Hi, I'd still like to hear your feedback on this, but wanted to update you on these definitions. Randy Heffner completed editing my report yesterday, and improved the definitions to this:
SOA interoperability is the ability of SOA services and infrastructure to work together by efficiently exchanging information at a specified quality of service level using common formats and protocols, which may be accomplished, at least in part, using mediation.
SOA federation enables diverse domains of SOA services and infrastructure to interoperate seamlessly and transparently as one by delegating among the SOA domains responsibilities such as service location, security, activation, mediation, policy enforcement, ensuring high quality-of-service (QoS), and many others.
So please respond to these new, improved versions!
Thanks, Mike Gilpin
PS: Max, I saw your post. I think you have a good point, that done the wrong way, SOA can be too complex, and that federation can just be an effort to put lipstick on a pig (and yes, I chose that phrase on purpose!). But even in a well planned and good SOA implementation, these issues of interoperability and federation still come up.
One week ago, I reached out to Max J. Pucher, founder of ISIS Payprus Software, to find out how he thought Technology Populism affected companies. Not only did he respond quickly, but he took the time to write an extensive blog post about his thoughts on the topic. Here are some of the highlights of his post.
First, let me tell you what Forrester defines as Technology Populism:
Forrester uses the term Technology Populism to convey that, essentially, today's software implementation inside an organization is driven by employees' individual preferences rather than that of IT departments. While this may not please IT managers, Forrester believes that instead of trying to block users, they should embrace both the rewards and the risks of Web 2.0 in the enterprise.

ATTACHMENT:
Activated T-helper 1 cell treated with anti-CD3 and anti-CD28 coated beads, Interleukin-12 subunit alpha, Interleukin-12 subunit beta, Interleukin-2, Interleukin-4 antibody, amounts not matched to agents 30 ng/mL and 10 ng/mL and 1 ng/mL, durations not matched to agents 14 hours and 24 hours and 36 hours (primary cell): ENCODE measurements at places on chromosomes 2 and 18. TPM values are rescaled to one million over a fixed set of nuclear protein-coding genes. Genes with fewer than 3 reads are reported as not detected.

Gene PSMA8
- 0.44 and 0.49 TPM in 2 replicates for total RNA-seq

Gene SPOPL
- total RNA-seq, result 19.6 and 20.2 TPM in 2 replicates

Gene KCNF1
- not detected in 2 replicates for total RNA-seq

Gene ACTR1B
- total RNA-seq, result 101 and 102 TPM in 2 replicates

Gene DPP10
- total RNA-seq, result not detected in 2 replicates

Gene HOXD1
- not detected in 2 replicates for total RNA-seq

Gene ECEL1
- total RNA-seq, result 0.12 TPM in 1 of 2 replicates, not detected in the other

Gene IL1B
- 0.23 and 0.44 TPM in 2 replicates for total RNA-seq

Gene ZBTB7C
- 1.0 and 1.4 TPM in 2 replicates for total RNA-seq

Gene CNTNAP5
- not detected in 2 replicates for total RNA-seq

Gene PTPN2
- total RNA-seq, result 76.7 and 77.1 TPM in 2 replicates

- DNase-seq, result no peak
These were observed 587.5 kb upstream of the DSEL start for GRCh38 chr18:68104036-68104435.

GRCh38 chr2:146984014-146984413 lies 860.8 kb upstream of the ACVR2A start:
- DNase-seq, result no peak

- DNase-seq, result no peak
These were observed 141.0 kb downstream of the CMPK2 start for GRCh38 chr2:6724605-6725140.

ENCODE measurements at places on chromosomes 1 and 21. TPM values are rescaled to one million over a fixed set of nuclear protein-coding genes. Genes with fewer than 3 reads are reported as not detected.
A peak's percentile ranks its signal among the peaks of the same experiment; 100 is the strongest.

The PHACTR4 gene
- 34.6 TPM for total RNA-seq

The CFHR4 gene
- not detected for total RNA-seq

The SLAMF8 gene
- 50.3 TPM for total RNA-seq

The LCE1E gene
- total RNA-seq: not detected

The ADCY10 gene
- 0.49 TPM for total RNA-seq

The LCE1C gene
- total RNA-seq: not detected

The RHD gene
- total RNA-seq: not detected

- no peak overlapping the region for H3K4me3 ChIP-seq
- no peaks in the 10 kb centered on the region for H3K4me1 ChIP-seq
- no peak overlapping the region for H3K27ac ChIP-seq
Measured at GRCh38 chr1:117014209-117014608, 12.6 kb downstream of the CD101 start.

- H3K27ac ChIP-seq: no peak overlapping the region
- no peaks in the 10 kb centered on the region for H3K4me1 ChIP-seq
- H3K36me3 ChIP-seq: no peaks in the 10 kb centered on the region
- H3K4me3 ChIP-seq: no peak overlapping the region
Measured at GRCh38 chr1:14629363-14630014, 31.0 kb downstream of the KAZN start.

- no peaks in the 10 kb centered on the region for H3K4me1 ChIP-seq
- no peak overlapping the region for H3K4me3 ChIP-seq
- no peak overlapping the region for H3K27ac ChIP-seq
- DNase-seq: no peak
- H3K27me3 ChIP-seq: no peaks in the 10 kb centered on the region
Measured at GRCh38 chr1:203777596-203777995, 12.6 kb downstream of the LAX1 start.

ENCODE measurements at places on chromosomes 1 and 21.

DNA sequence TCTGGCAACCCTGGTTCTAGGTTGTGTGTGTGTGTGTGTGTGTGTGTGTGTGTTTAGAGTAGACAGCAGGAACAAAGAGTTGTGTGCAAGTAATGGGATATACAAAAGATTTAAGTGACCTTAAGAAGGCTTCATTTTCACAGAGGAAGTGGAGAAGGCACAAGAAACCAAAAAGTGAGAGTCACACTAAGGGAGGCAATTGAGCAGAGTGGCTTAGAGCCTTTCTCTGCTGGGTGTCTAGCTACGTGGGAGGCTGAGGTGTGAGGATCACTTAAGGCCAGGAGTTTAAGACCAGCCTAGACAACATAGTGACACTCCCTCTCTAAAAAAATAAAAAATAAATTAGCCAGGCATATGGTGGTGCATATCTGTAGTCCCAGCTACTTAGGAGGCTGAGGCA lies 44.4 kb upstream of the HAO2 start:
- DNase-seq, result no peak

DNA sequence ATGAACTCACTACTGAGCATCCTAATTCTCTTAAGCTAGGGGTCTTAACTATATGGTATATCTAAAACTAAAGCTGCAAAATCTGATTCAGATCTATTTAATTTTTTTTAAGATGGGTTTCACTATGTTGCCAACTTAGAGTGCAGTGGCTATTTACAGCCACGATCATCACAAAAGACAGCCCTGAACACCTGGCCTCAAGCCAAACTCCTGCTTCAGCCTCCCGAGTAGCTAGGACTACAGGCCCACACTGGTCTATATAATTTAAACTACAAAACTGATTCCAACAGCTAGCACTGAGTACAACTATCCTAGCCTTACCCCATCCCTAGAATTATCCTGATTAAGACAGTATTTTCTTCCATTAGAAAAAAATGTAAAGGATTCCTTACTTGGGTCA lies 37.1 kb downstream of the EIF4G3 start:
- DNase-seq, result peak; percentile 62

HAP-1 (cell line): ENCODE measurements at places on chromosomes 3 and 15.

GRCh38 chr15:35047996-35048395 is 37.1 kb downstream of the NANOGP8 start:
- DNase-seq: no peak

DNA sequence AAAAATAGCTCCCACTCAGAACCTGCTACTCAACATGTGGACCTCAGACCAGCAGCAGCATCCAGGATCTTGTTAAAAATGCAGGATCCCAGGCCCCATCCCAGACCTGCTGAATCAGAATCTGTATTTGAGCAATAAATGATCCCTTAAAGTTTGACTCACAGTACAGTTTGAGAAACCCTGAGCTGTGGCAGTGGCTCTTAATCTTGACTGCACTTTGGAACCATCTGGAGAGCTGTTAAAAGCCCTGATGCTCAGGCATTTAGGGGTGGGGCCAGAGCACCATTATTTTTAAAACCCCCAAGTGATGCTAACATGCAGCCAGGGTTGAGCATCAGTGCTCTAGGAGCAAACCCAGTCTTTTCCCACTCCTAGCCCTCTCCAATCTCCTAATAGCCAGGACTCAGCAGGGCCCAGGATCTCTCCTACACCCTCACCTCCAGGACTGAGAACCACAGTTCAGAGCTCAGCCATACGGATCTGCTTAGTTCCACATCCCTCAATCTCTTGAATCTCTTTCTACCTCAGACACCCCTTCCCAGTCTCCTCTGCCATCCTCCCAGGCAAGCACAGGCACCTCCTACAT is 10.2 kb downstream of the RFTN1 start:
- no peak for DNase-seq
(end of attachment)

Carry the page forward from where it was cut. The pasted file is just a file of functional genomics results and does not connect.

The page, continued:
Although Max agrees that it is time for a change, he does not agree that this change should be called Technology Populism. He suggests that we use the term “IT User Rebellion,” which he explains to be the “dynamic, user oriented, freely customizable interfaces and functions that people find today on the Internet and in Web 2.0 applications.”
GS1 offers the opportunity to standardize the attributes that retailers and their suppliers exchange, reducing the need for retailers to maintain on-boarding portals and for manufacturers to publish their item master data to multiple retailers in multiple formats. Yet anecdotal evidence suggests disappointed adoption particularly in Europe where Forrester hears “things are different” and “retailers can’t use GS1 standards without significant modifications”. I would welcome comments from readers. Are the GS1 standards really only appropriate to the allegedly homogeneous market of North America or are they a universally attractive way to simplify new product introduction? If GS1 falls short of European and international requirements or the requirements of smaller firms then what specifically is lacking?
Forrester's Business & Technology Leadership Forum 2008 is coming up soon — September 23-24 in Orlando, Fla. This event is designed to arm technology and business leaders with emerging organizational, process, and technology practices that balance chaos and control to drive new business value. We have a great speaker lineup this year, with keynotes from: